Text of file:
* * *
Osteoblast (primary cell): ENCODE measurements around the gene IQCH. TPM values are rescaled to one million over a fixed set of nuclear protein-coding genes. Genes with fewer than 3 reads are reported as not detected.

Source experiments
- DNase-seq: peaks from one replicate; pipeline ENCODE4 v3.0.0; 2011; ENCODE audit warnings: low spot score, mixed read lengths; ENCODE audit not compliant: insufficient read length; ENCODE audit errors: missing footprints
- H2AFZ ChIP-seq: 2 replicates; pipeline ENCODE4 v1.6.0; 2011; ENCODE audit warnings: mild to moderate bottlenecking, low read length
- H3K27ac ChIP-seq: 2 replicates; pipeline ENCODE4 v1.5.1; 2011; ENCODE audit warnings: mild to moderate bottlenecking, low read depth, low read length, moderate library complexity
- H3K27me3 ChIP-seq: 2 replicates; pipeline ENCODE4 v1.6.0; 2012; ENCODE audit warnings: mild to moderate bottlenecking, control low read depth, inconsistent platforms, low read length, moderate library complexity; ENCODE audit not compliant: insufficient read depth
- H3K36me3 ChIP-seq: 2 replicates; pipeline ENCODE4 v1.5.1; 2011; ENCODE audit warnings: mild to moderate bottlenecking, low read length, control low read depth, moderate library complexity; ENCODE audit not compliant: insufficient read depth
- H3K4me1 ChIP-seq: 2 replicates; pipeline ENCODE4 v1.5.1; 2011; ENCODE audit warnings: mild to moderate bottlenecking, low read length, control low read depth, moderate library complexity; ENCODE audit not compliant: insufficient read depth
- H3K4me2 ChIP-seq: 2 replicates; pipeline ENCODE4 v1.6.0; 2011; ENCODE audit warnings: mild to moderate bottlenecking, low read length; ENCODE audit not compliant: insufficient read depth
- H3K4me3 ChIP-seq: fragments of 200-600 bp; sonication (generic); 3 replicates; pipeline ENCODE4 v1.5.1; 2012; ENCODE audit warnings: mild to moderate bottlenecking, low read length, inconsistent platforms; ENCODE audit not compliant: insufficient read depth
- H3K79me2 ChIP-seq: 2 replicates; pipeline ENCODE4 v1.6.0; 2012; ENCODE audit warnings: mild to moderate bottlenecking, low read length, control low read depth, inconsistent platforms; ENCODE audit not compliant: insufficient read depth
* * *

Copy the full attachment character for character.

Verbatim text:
Osteoblast (primary cell): ENCODE measurements around the gene IQCH. TPM values are rescaled to one million over a fixed set of nuclear protein-coding genes. Genes with fewer than 3 reads are reported as not detected.

Source experiments
- DNase-seq: peaks from one replicate; pipeline ENCODE4 v3.0.0; 2011; ENCODE audit warnings: low spot score, mixed read lengths; ENCODE audit not compliant: insufficient read length; ENCODE audit errors: missing footprints
- H2AFZ ChIP-seq: 2 replicates; pipeline ENCODE4 v1.6.0; 2011; ENCODE audit warnings: mild to moderate bottlenecking, low read length
- H3K27ac ChIP-seq: 2 replicates; pipeline ENCODE4 v1.5.1; 2011; ENCODE audit warnings: mild to moderate bottlenecking, low read depth, low read length, moderate library complexity
- H3K27me3 ChIP-seq: 2 replicates; pipeline ENCODE4 v1.6.0; 2012; ENCODE audit warnings: mild to moderate bottlenecking, control low read depth, inconsistent platforms, low read length, moderate library complexity; ENCODE audit not compliant: insufficient read depth
- H3K36me3 ChIP-seq: 2 replicates; pipeline ENCODE4 v1.5.1; 2011; ENCODE audit warnings: mild to moderate bottlenecking, low read length, control low read depth, moderate library complexity; ENCODE audit not compliant: insufficient read depth
- H3K4me1 ChIP-seq: 2 replicates; pipeline ENCODE4 v1.5.1; 2011; ENCODE audit warnings: mild to moderate bottlenecking, low read length, control low read depth, moderate library complexity; ENCODE audit not compliant: insufficient read depth
- H3K4me2 ChIP-seq: 2 replicates; pipeline ENCODE4 v1.6.0; 2011; ENCODE audit warnings: mild to moderate bottlenecking, low read length; ENCODE audit not compliant: insufficient read depth
- H3K4me3 ChIP-seq: fragments of 200-600 bp; sonication (generic); 3 replicates; pipeline ENCODE4 v1.5.1; 2012; ENCODE audit warnings: mild to moderate bottlenecking, low read length, inconsistent platforms; ENCODE audit not compliant: insufficient read depth
- H3K79me2 ChIP-seq: 2 replicates; pipeline ENCODE4 v1.6.0; 2012; ENCODE audit warnings: mild to moderate bottlenecking, low read length, control low read depth, inconsistent platforms; ENCODE audit not compliant: insufficient read depth